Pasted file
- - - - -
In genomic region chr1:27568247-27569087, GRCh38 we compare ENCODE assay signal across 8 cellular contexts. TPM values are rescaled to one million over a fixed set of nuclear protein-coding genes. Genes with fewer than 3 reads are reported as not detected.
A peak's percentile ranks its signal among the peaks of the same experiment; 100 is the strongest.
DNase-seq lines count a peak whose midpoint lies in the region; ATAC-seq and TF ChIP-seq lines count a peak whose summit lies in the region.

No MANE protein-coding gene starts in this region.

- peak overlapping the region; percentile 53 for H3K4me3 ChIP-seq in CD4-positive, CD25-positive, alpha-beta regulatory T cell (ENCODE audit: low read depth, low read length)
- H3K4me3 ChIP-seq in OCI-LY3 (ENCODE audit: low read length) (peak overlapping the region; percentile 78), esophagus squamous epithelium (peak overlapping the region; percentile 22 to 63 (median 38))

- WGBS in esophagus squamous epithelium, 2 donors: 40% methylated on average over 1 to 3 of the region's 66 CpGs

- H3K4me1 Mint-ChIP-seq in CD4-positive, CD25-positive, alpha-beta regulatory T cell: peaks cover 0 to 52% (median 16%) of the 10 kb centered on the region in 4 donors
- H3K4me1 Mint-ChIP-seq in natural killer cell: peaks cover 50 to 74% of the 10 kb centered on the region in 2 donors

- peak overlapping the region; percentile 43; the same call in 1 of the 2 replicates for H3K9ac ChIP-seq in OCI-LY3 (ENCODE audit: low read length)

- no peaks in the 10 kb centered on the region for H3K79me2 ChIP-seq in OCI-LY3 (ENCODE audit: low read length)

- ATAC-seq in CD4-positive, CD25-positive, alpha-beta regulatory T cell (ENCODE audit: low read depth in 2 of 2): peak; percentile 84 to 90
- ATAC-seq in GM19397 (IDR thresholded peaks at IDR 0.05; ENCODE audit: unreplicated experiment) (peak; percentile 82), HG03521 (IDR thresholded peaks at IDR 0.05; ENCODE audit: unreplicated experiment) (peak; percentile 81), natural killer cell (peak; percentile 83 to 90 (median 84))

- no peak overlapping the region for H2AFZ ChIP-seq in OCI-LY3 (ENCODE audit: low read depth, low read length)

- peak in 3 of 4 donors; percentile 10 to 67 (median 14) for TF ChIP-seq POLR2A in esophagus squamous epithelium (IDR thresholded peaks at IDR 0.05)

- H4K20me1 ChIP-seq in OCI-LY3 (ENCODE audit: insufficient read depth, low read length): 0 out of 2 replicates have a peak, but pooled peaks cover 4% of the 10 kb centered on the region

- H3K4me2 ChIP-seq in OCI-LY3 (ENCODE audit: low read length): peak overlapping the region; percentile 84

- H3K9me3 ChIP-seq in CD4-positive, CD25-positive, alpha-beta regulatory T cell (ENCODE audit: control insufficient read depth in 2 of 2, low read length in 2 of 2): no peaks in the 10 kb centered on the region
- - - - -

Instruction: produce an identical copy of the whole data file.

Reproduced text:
In genomic region chr1:27568247-27569087, GRCh38 we compare ENCODE assay signal across 8 cellular contexts. TPM values are rescaled to one million over a fixed set of nuclear protein-coding genes. Genes with fewer than 3 reads are reported as not detected.
A peak's percentile ranks its signal among the peaks of the same experiment; 100 is the strongest.
DNase-seq lines count a peak whose midpoint lies in the region; ATAC-seq and TF ChIP-seq lines count a peak whose summit lies in the region.

No MANE protein-coding gene starts in this region.

- peak overlapping the region; percentile 53 for H3K4me3 ChIP-seq in CD4-positive, CD25-positive, alpha-beta regulatory T cell (ENCODE audit: low read depth, low read length)
- H3K4me3 ChIP-seq in OCI-LY3 (ENCODE audit: low read length) (peak overlapping the region; percentile 78), esophagus squamous epithelium (peak overlapping the region; percentile 22 to 63 (median 38))

- WGBS in esophagus squamous epithelium, 2 donors: 40% methylated on average over 1 to 3 of the region's 66 CpGs

- H3K4me1 Mint-ChIP-seq in CD4-positive, CD25-positive, alpha-beta regulatory T cell: peaks cover 0 to 52% (median 16%) of the 10 kb centered on the region in 4 donors
- H3K4me1 Mint-ChIP-seq in natural killer cell: peaks cover 50 to 74% of the 10 kb centered on the region in 2 donors

- peak overlapping the region; percentile 43; the same call in 1 of the 2 replicates for H3K9ac ChIP-seq in OCI-LY3 (ENCODE audit: low read length)

- no peaks in the 10 kb centered on the region for H3K79me2 ChIP-seq in OCI-LY3 (ENCODE audit: low read length)

- ATAC-seq in CD4-positive, CD25-positive, alpha-beta regulatory T cell (ENCODE audit: low read depth in 2 of 2): peak; percentile 84 to 90
- ATAC-seq in GM19397 (IDR thresholded peaks at IDR 0.05; ENCODE audit: unreplicated experiment) (peak; percentile 82), HG03521 (IDR thresholded peaks at IDR 0.05; ENCODE audit: unreplicated experiment) (peak; percentile 81), natural killer cell (peak; percentile 83 to 90 (median 84))

- no peak overlapping the region for H2AFZ ChIP-seq in OCI-LY3 (ENCODE audit: low read depth, low read length)

- peak in 3 of 4 donors; percentile 10 to 67 (median 14) for TF ChIP-seq POLR2A in esophagus squamous epithelium (IDR thresholded peaks at IDR 0.05)

- H4K20me1 ChIP-seq in OCI-LY3 (ENCODE audit: insufficient read depth, low read length): 0 out of 2 replicates have a peak, but pooled peaks cover 4% of the 10 kb centered on the region

- H3K4me2 ChIP-seq in OCI-LY3 (ENCODE audit: low read length): peak overlapping the region; percentile 84

- H3K9me3 ChIP-seq in CD4-positive, CD25-positive, alpha-beta regulatory T cell (ENCODE audit: control insufficient read depth in 2 of 2, low read length in 2 of 2): no peaks in the 10 kb centered on the region